Life and times

From its beauty to its prob­lems, the English au­thor on the epic con­trasts of her adopted coun­try

The Daily Telegraph - Telegraph Magazine - - Contents - Au­thor Sofka Zi­novi­eff

ONE OF THE JOYS of liv­ing in Athens dur­ing the bit­ter years of the eco­nomic cri­sis is wit­ness­ing the un­stop­pable flow­er­ing of the arts. From street paint­ing and per­for­mances by un­paid mu­si­cians and ac­tors to the glam­orous new Na­tional Opera house, the creative urge is thriv­ing un­der pres­sure.

Among my re­cent high­lights are ex­hi­bi­tions by two fe­male pho­tog­ra­phers. Joan Leigh Fer­mor’s cache of pho­tos was dis­cov­ered af­ter her death in 2003. The re­sult­ing show es­tab­lishes her as a phe­nom­e­nal artist and phil­hel­lene – ac­co­lades that un­til now were re­served for her more fa­mous writer hus­band Paddy. Her dra­matic, black and white im­ages re­veal a post-war, pre-tourism Greece from 1945 to 1960: hawk-eyed vil­lagers wear tra­di­tional cos­tumes and chil­dren run barefoot on stone streets. Spe­cial treats in­clude Paddy, ruggedly hand­some and shirt­less, and a bikinied goddess that turns out to be Margot Fonteyn on hol­i­day, prac­tis­ing her arabesques.

Eirini Vour­loumis is a young Athe­nian pho­tog­ra­pher of Greek-in­done­sian her­itage, whose work cap­tures the bizarre side of gov­ern­ment build­ings and ev­ery­day pub­lic spa­ces. Her stun­ning pho­tographs doc­u­ment the degra­da­tions of the cri­sis, while mag­i­cally ex­pos­ing the droll hu­mour and beauty in fa­mil­iarly seedy en­vi­ron­ments, like min­istry wait­ing rooms or di­lap­i­dated cor­ri­dors.

LEAV­ING THE CITY be­hind via the night boat to the Dode­canese, my hus­band Vas­silis and I are now en­sconced on the is­land where we’ve stayed ev­ery year for the past two decades. Life is stripped back to the el­e­ments: swims from re­mote, stony beaches buf­feted by the mel­temi winds; a sound­scape of goat bells and cock­erels; and de­li­cious food that is all about fresh­ness and sim­plic­ity.

When I read Homer’s Odyssey in this set­ting, I felt I was in­hab­it­ing the same ter­rain, with­out the mon­sters. I do my most pro­duc­tive writ­ing here and also my best read­ing, ar­riv­ing with piles of books and a Kin­dle for emergencie­s. We al­ways mean to ex­plore the nearby is­lands, but rapidly be­come lit­er­ally in­su­lar, stick­ing to proven and joyful rou­tines. If we’re lucky, one of our daugh­ters will ar­rive to shake things up a bit, of­ten stay­ing out all night with friends they’ve seen ev­ery year since they were lit­tle, and re­turn­ing home at dawn.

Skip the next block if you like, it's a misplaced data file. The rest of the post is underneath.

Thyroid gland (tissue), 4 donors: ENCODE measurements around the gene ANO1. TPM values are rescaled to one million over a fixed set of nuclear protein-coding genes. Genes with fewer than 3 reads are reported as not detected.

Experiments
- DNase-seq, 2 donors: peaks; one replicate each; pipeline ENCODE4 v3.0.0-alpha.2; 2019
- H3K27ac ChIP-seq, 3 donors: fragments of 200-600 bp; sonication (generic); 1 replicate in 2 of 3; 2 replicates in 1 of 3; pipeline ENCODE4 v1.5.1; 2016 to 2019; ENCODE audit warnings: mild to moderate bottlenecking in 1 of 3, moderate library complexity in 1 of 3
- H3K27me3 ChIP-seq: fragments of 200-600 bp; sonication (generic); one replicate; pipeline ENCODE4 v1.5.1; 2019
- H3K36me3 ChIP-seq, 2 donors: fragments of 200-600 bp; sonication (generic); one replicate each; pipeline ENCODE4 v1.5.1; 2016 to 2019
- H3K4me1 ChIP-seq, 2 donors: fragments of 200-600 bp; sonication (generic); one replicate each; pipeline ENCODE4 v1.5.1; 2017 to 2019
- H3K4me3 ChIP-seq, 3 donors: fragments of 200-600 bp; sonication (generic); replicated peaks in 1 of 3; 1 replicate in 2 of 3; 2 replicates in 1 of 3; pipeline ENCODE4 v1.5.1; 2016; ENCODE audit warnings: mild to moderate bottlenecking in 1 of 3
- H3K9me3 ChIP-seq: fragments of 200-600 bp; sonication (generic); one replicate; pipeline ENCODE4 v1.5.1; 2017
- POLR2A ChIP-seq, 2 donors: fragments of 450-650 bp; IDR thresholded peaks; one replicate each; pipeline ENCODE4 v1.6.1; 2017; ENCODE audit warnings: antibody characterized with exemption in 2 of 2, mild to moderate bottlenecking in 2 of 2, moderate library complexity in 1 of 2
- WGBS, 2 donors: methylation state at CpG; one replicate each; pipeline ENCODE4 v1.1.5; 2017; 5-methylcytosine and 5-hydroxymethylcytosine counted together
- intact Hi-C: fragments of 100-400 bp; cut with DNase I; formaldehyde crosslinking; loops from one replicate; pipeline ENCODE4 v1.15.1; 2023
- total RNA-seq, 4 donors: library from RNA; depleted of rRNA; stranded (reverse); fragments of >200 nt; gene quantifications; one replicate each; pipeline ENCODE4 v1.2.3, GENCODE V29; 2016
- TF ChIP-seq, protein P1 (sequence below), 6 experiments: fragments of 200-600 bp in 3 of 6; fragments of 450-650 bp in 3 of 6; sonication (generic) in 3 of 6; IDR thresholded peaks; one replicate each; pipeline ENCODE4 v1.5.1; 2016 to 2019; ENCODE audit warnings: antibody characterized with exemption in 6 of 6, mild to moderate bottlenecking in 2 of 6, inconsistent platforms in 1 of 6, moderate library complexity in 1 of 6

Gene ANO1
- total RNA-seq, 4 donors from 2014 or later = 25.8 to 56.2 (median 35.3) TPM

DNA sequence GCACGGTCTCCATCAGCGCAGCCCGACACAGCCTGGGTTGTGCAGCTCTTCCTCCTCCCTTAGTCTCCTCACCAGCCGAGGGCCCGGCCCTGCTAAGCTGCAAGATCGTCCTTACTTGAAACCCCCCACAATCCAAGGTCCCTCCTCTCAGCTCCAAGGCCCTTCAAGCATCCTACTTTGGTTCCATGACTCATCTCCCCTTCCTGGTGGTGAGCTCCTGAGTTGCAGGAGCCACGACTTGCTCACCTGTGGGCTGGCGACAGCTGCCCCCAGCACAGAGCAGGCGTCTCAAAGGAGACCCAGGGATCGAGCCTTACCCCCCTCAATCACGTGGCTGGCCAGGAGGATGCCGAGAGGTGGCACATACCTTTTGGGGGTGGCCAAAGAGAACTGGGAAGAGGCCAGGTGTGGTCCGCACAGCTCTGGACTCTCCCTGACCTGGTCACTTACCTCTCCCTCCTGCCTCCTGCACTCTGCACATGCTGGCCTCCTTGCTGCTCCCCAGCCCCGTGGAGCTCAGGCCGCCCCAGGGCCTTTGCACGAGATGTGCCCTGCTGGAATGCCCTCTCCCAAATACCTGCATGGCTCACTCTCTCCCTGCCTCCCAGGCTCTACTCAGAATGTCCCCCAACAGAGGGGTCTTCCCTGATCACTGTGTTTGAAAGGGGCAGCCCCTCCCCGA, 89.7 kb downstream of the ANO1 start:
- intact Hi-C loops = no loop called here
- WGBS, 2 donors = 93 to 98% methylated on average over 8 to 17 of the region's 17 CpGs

THE MOST PRO­LIFIC Greek news sto­ries are of po­lice pros­e­cut­ing cases of child sex abuse. Greece lagged be­hind the trend in north­ern Europe, but the me­dia is now mak­ing up for it. The most re­cent scan­dal de­scribed a lawyer play­ing loud ec­cle­si­as­tic mu­sic while mo­lest­ing his young grand­chil­dren. It’s easy to for­get how re­cently we saw the trans­for­ma­tion of at­ti­tudes to­wards abuse in the UK. In the 1970s, a man could flirt with or even touch up a teenage girl with­out much com­ment, and peo­ple reg­u­larly turned a blind eye to far more se­ri­ous cases. ‘Jail­bait’ and ‘groupies’ took the rap for male crimes. It re­quired hor­ri­fy­ing celebrity scan­dals like Jimmy Sav­ile be­fore in­sti­tu­tions got wor­ried. I’m fas­ci­nated by these changes, and also by the awk­ward de­tails. What hap­pens when a young teenager falls in love with an older man? Can love ever mit­i­gate the crime when it comes to hav­ing sex with an un­der­age per­son? I’ve grap­pled with these themes in my novel Put­ney –set partly in the per­mis­sive, bo­hemian London of the 1970s, and partly in the cur­rent cli­mate that sup­ports sur­vivors of his­tor­i­cal child sex abuse. The clash makes for ex­plo­sive, dif­fi­cult ques­tions. Put­ney, by Sofka Zi­novi­eff (Blooms­bury, £14.99), is out now

Life is stripped back to the el­e­ments: swims from re­mote, stony beaches and de­li­cious food

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